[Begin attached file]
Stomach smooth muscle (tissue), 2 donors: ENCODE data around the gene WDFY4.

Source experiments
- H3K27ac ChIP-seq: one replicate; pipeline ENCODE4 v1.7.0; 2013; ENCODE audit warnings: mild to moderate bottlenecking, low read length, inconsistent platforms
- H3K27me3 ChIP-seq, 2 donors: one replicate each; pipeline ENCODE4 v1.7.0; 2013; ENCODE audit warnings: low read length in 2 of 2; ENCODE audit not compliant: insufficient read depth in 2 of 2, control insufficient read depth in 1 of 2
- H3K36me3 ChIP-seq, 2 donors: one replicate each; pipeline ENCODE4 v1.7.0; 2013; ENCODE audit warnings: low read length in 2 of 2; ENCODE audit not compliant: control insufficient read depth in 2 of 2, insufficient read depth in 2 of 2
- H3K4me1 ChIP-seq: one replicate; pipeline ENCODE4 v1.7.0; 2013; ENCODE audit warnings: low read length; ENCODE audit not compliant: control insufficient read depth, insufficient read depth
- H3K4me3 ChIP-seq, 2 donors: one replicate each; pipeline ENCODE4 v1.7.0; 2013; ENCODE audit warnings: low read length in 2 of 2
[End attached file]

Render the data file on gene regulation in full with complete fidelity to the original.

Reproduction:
Stomach smooth muscle (tissue), 2 donors: ENCODE data around the gene WDFY4.

Source experiments
- H3K27ac ChIP-seq: one replicate; pipeline ENCODE4 v1.7.0; 2013; ENCODE audit warnings: mild to moderate bottlenecking, low read length, inconsistent platforms
- H3K27me3 ChIP-seq, 2 donors: one replicate each; pipeline ENCODE4 v1.7.0; 2013; ENCODE audit warnings: low read length in 2 of 2; ENCODE audit not compliant: insufficient read depth in 2 of 2, control insufficient read depth in 1 of 2
- H3K36me3 ChIP-seq, 2 donors: one replicate each; pipeline ENCODE4 v1.7.0; 2013; ENCODE audit warnings: low read length in 2 of 2; ENCODE audit not compliant: control insufficient read depth in 2 of 2, insufficient read depth in 2 of 2
- H3K4me1 ChIP-seq: one replicate; pipeline ENCODE4 v1.7.0; 2013; ENCODE audit warnings: low read length; ENCODE audit not compliant: control insufficient read depth, insufficient read depth
- H3K4me3 ChIP-seq, 2 donors: one replicate each; pipeline ENCODE4 v1.7.0; 2013; ENCODE audit warnings: low read length in 2 of 2